In terms of performance, the asthma drugs of interest are the bronchodilators (such as salbutamol, albuterol, and formoterol), which open restricted airways and treat asthma symptoms such as shortness of breath and wheezing. Some athletes, however, obtain bronchodilators for off-label use, believing the drugs will relax the muscle linings of their healthy lungs and provide them an advantage over their competition.
A type of asthma medication known as ß2-agonists can improve sprint and strength performance in athletes who do not have a respiratory illness, according to a study and pooled data analysis published online in the British Journal of Sports Medicine.
According to the data, the performance-enhancing properties of ß2-agonists appear to be stronger when given orally rather than inhaled. However, the researchers say it’s unclear if ß2-agonists that have been formally permitted for use by the World Anti-Doping Agency (WADA) have the same effects as those that have been prohibited.
ß2-agonists open the airways, allowing oxygen to enter the lungs. They are advised to be used prior to exercise and for symptom alleviation in persons suffering from asthma, which is frequent among Olympic competitors. However, the use of inhaled ß2-agonists by professional athletes is heavily debated, as individuals with asthma frequently outperform their colleagues who do not have respiratory ailment.
A type of asthma medication known as ß2-agonists can improve sprint and strength performance in athletes who do not have the respiratory illness, according to a study and pooled data analysis.British Journal of Sports Medicine
The putative performance-enhancing properties of ß2-agonists have been the subject of several (often contradicting) research and regulations, as well as ongoing debate in the aftermath of recent anti-doping investigations involving world-class athletes. In light of the current debate, the researchers set out to evaluate the impact of these medicines on anaerobic exercise performance. Sprinting and weight-lifting are examples of exercises that involve a sudden burst of energy at maximum exertion for a short period of time.
They scoured research databases for acceptable clinical trials published up to December 2019 and discovered 34 relevant studies, encompassing 44 separate randomised controlled trials and including 472 participants in total. When the data from the 34 studies was pooled, the researchers discovered that ß2-agonists as a class increased anaerobic exercise performance in persons without asthma by 5% when compared to a dummy therapy (placebo).
According to the researchers, this is “an improvement that would impact the outcome of most sporting competitions.” The improvements were 3 percent for sprint performance and 6 percent for strength performance. However, the effect was related to dose size and administration mode (tablet/syrup or inhaled), with the oral route being more beneficial.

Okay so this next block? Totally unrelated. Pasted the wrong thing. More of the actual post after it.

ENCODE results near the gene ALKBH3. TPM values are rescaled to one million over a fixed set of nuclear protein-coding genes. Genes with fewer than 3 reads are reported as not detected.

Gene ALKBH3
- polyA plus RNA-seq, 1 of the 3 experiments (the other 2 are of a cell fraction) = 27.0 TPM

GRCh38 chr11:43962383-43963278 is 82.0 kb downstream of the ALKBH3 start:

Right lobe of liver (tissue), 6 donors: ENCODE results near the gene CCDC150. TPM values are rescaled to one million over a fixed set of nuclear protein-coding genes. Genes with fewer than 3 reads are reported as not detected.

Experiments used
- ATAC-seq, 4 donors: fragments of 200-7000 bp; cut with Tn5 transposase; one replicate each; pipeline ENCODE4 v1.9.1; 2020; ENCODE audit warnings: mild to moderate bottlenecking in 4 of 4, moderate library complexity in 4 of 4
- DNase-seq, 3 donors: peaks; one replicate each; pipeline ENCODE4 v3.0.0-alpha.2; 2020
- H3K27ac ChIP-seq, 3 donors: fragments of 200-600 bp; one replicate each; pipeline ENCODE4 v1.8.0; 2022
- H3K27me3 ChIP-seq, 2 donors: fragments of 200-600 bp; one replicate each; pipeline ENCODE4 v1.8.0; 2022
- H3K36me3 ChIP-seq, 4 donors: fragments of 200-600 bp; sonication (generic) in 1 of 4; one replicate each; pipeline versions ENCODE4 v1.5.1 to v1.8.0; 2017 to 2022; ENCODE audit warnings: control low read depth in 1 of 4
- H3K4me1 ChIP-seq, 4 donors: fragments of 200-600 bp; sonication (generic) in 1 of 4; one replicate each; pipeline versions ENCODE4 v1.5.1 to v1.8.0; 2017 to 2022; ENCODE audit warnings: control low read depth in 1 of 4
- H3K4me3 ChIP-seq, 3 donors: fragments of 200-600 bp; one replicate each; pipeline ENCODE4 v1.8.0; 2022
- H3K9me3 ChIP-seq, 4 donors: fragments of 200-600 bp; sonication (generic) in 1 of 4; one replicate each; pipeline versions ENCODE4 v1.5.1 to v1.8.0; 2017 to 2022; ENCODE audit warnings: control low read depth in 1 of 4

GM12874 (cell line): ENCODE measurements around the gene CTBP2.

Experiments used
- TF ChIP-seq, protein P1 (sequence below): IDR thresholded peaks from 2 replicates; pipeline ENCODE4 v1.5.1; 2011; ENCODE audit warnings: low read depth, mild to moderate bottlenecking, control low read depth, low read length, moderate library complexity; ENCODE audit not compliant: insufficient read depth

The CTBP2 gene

WADA amended its list of prohibited compounds in January of this year, which included all ß2-agonists except certain amounts of inhaled salbutamol, formoterol, and salmeterol. When the study was adjusted to compare illegal and approved ß2-agonists, the approved medicines did not improve anaerobic performance, whereas banned ß2-agonists did. However, there was still a propensity for approved ß2-agonists to improve performance, and the impact was stronger after many weeks of treatment.
“This means that it remains unknown if permitted doses increase anaerobic performance,” the researchers write. They also out that the design and methods of the included research varied significantly, and that participants ranged from inexperienced to elite athletes. Lab testing were also used to assess the measured outcomes rather than live competition.
Despite their caution in interpreting their findings, the researchers stress that the findings of their assessment “should be of interest to WADA and anybody who is interested in fair opportunities in competitive sports. The use of ß2-agonists in athletes should be controlled and limited to individuals with an asthma diagnosis established with objective tests,” they conclude.
As inhalers are a drug delivery method that can be used to administer a range of medications, it is critical for asthmatics who use inhalers to check the status of their medication on the WADA Prohibited List. Others inhaler drugs are restricted, while others are not, and some are deemed threshold medications on the WADA Prohibited list, which means they are allowed in specific levels but prohibited in excess of that quantity. If an athlete has a true medical need to take a forbidden medicine, they may apply a Therapeutic Use Exemption (TUE), which, if granted, permits them to take the medication in a therapeutic dose.
“A substance or method will be considered for the WADA Prohibited list if it meets at least two of the following three criteria: it has the potential to enhance or improve sport performance, it represents an actual or potential health risk to the athlete, and/or it violates the spirit of sport,” says Annie Skinner of the US Anti-Doping Agency (USADA). The autonomous organization is in charge of handling the anti-doping program for all U.S. athletes competing in Olympic, Paralympic, Pan American, and ParaPan American sports, including USA Triathlon, including testing, results management, education, and scientific efforts.